posted by jenleigh on Apr 28, 2005 - 25 comments

William Gedney, photographer

What Was True. From the mid 1950s through the early 1980s, William Gedney (1932-1989) photographed throughout the United States, in India, and in Europe, and filling notebook after notebook with his observations. From the commerce of the street outside his Brooklyn apartment to the daily chores of unemployed coal miners, from the lifestyle of hippies in Haight-Ashbury to the sacred rituals of Hindu worshippers, Gedney was able to record the lives of others with clarity and poignancy. Gedney's America is a nation of averted eyes, and broken automobiles, and restlessness, a place Edward Hopper would recognize, but so, also, Walt Whitman.
posted by matteo on Apr 27, 2005 - 11 comments

World ; Humanists, ex-Muslims say Europe weak on Islam rights

"European governments are allowing Islamic fundamentalists to trample on the rights of Muslim women under the guise of respecting different cultures, campaigners said Monday, citing instances of forced marriage, domestic violence and genital mutilation. The activists, including outspoken Dutch parliamentarian Ayaan Hirsi Ali, called on European countries to do more to combat human-rights abuses in Muslim immigrant communities, particularly those directed against women." [+]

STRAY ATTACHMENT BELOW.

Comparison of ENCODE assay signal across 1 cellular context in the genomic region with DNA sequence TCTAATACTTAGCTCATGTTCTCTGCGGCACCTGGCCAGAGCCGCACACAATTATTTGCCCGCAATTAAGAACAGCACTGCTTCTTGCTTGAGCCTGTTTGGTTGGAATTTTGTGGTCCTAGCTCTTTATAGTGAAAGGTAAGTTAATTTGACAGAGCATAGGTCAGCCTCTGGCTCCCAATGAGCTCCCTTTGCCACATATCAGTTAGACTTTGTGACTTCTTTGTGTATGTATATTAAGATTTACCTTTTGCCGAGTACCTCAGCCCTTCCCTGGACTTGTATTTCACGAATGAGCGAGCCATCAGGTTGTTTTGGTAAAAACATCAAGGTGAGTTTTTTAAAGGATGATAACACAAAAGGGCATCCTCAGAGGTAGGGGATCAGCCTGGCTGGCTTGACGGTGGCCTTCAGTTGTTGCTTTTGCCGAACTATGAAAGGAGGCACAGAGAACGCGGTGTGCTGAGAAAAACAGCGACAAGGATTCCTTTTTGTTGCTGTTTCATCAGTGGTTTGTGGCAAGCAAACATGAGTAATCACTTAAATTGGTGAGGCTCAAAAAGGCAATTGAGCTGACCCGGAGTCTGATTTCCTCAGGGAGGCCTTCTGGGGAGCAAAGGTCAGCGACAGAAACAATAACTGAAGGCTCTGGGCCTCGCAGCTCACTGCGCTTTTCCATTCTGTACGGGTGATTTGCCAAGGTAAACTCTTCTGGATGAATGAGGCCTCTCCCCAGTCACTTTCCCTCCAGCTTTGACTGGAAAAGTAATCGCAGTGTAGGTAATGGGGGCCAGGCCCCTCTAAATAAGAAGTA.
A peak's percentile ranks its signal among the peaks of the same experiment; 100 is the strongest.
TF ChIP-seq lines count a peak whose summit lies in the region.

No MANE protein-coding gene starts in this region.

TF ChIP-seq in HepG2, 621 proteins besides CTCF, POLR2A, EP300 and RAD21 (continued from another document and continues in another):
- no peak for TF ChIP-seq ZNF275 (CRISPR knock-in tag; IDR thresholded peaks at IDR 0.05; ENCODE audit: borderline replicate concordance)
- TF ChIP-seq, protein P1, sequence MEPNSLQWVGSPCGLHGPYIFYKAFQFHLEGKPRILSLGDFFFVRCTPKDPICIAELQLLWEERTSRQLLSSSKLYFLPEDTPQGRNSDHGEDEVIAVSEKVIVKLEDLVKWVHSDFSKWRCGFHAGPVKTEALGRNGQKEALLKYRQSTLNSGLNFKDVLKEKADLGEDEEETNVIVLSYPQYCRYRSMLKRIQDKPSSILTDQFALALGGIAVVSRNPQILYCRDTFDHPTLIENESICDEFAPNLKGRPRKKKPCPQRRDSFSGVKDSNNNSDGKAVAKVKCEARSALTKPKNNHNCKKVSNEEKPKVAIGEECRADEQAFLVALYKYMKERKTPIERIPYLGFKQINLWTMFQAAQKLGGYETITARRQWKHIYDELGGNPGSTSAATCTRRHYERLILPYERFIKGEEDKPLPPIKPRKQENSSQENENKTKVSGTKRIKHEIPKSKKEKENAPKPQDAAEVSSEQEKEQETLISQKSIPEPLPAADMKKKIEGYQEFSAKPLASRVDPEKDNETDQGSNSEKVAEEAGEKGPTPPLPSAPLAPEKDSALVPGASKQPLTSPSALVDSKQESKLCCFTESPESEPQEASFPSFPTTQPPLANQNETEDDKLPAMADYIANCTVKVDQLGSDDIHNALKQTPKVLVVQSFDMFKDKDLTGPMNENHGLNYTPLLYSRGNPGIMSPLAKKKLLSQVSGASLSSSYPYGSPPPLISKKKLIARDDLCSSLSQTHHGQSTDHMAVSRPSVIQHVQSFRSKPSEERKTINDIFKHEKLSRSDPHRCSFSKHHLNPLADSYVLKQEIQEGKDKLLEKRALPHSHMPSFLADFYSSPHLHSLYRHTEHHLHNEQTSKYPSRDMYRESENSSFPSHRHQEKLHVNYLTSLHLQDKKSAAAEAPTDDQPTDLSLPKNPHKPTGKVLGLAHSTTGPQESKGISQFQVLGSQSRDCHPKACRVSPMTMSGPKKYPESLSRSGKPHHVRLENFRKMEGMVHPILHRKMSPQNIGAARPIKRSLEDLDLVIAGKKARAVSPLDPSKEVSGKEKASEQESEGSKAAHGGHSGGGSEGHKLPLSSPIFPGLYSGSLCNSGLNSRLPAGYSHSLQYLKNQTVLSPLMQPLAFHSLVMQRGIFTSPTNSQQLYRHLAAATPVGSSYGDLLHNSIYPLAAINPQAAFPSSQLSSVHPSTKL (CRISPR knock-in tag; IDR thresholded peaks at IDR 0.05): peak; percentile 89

posted by jenleigh on Apr 21, 2005 - 72 comments

Hurling, the other Irish sport which doesn't include drinking too much beer

Hurling, the national sport of Ireland is known as the fastest (mpeg) field sport. It is one of many Gaelic games unique to Ireland, collectively they are known as the GAA. The origin of hurling date back at least 2000 years and is prevalent in many Irish legends (rm). Playing hurling (wmv) requires great skill and bravery, it’s described as cross between field hockey and lacrosse, but with the ability to hit the ball like a baseball into the air. Equipment mainly consists of the hurley and the sliothar (ball), while many players wear helmets, many choose not to. Every year, the All-Ireland Championship is played in Croke Park where the top two counties compete. All hurlers are amateur athletes, there are no professionals. Its popularity is on the rise in North America as well as Europe. The women's version of hurling is called camogie.
posted by Meaney on Mar 16, 2005 - 24 comments

Piles of Polish Posters (Plakaty) Posted Presently.